On paper, recovery rides should be the easiest rides to do. You saddle up, spin for about an hour and call it good.
All too often, however, we screw them up by riding harder than planned, which sets back the recovery process – or worse, makes you slower over time.
If you’re training and/or racing, true recovery rides are an essential component of your plan.
When you train hard you do damage – that’s part of the plan. Your workout breaks down your muscle, empties out your fuel stores and generally taxes your metabolism above and beyond its status quo.
When you recover, your body repairs the damage so you can come back stronger and ready for more.
If you skip the recovery part, you’re cheating yourself out of the maximum return on your hard work.
Along with eating well and getting enough sleep, recovery rides expedite the rebound process by sending more blood into your damaged muscles to deliver tissue-mending nutrients and flush out metabolic waste.
They can also help clear up post-race brain fog and help you maintain the general flow and habit of training and riding, so you don’t lose momentum.
Read more: Ride hard, recover harder
You should work recovery rides into your training schedule once or twice a week following super hard training days and/or races.
To do them right they should feel really easy – like ridiculously easy. You should pick the flattest route possible; keep it short – 90 minutes max, 30 to 45 is usually plenty; and maintain a very low level of exertion: a 1 to 2 on a scale of 1 to 10 (10 being the hardest), about 60 to 65% of max heart rate, and/or no more than about 50% of your functional threshold power.
Your legs should feel a bit lighter and fresher when you’re done.
Here are seven ways to get your recovery rides right:
1. Go solo: It’s pretty much impossible to do a recovery ride with a group, because it takes too much willpower to resist getting sucked into going faster and harder than intended. Use the time to go out alone and spin your legs and clear your mind.
2. Get someone riding: If you’d rather not ride alone, you can use your recovery rides as a time to play on bikes with your kids or to get a new friend or family member riding. You won’t go very far or very fast and the focus is on them having fun.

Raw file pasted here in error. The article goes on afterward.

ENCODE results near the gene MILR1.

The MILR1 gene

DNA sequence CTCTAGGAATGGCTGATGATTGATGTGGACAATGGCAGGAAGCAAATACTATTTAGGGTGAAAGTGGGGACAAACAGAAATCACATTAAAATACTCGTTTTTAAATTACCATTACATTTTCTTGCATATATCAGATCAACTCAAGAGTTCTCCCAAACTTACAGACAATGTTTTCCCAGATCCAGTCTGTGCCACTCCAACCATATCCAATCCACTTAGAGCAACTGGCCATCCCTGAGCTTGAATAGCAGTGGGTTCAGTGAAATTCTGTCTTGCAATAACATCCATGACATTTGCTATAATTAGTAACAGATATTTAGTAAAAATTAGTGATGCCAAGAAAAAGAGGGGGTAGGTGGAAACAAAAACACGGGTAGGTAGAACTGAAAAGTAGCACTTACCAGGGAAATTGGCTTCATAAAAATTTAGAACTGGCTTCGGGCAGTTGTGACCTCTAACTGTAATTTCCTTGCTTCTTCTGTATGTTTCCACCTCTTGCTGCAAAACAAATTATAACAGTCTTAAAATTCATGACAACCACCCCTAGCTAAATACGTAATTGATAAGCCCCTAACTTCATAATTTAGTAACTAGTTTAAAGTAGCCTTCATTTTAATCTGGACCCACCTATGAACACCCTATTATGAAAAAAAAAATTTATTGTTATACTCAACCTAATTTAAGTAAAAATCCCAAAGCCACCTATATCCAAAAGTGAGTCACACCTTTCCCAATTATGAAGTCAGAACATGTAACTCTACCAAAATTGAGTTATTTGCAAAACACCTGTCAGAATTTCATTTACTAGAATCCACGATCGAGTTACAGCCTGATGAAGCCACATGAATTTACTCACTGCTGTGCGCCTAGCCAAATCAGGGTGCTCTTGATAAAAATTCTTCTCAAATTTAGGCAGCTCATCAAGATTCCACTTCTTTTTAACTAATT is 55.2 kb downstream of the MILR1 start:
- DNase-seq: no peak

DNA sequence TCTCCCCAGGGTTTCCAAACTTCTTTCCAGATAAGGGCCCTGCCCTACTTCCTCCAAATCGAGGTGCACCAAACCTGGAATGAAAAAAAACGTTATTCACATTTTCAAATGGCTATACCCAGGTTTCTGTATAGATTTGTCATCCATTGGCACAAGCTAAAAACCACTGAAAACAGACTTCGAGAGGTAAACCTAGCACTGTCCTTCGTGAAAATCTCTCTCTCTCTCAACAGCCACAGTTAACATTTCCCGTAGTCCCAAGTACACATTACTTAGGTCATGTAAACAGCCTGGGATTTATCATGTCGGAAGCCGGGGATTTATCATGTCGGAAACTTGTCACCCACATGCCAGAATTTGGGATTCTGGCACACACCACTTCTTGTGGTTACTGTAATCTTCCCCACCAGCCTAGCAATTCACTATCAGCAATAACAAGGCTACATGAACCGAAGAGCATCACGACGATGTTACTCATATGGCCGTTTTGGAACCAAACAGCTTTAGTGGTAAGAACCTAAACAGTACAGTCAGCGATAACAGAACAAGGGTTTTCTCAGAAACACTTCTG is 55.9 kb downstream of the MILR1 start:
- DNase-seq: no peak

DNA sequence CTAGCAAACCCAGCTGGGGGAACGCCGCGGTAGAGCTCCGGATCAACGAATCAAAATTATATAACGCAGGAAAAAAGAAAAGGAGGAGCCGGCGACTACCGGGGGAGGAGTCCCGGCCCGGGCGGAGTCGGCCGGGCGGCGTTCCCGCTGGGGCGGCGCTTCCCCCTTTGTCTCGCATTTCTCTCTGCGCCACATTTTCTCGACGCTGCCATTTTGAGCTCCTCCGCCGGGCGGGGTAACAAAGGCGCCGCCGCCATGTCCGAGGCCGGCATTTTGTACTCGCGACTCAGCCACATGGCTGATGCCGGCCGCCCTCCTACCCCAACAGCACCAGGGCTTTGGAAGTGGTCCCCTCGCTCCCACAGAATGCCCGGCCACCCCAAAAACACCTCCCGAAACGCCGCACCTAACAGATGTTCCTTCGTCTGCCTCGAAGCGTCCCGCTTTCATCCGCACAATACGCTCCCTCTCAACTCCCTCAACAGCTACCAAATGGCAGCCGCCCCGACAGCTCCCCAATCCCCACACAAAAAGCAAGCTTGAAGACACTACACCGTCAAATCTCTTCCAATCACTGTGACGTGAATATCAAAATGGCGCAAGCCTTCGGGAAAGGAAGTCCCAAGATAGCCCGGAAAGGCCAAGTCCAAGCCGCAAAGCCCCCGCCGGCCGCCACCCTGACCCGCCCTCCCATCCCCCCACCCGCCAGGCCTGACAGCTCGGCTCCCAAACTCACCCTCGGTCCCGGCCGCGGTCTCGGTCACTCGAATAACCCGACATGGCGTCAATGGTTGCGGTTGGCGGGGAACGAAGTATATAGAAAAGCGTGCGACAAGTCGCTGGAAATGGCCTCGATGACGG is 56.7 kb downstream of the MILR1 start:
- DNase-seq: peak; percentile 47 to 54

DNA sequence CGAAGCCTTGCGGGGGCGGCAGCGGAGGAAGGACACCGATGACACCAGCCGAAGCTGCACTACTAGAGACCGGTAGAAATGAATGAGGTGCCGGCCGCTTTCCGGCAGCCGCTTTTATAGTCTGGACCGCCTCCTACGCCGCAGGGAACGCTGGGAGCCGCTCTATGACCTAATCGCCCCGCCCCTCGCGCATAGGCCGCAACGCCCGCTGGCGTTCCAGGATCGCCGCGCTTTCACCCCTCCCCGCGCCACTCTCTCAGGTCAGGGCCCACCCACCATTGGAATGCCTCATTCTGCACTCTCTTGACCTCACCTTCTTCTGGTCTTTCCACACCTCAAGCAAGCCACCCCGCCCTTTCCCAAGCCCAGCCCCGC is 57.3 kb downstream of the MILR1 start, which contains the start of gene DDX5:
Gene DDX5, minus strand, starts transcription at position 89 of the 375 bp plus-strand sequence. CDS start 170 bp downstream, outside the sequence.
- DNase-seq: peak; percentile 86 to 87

Read more: 7 new rules of recovery
3. Go ahead and call it “Recovery Ride” on Strava: If you really hate seeing those super slow speeds on Strava, but you don’t want to lose those kilometres on your annual log, then go ahead and label your recovery ride something like “Easy Like Sunday Morning Recovery Spin”. That way you can feel proud of just how slow you can go.
4. Change bikes: Got an old beater or commuter bike? Recovery rides are the perfect time to break them out because they don’t scream, “Speed up!”
5. Dress down for it: Keep your club, team and/or fast, fitted kit in the drawer and pull on some casual riding-around-town attire instead. Then go spin around your neighbourhood or ride to your local rail trail or park.
6. Use your gadgets: It’s tempting to turn off the metrics when you’re out for a recovery ride. But this might be the time you need them most to keep you honest. If you have a heart-rate monitor and/or power meter, use it.
7. Do something else: If you really don’t feel like riding slow, do something else. Activities like easy laps at the pool, gentle yoga, walking the dogs, even going for a light jog (assuming you regularly run) can do the trick. Easy cross-training can also help you get stoked to get back on the bike after hard days in the saddle.
Read more: 4 simple steps to start training with power
This article was originally published on www.bicycling.co.za
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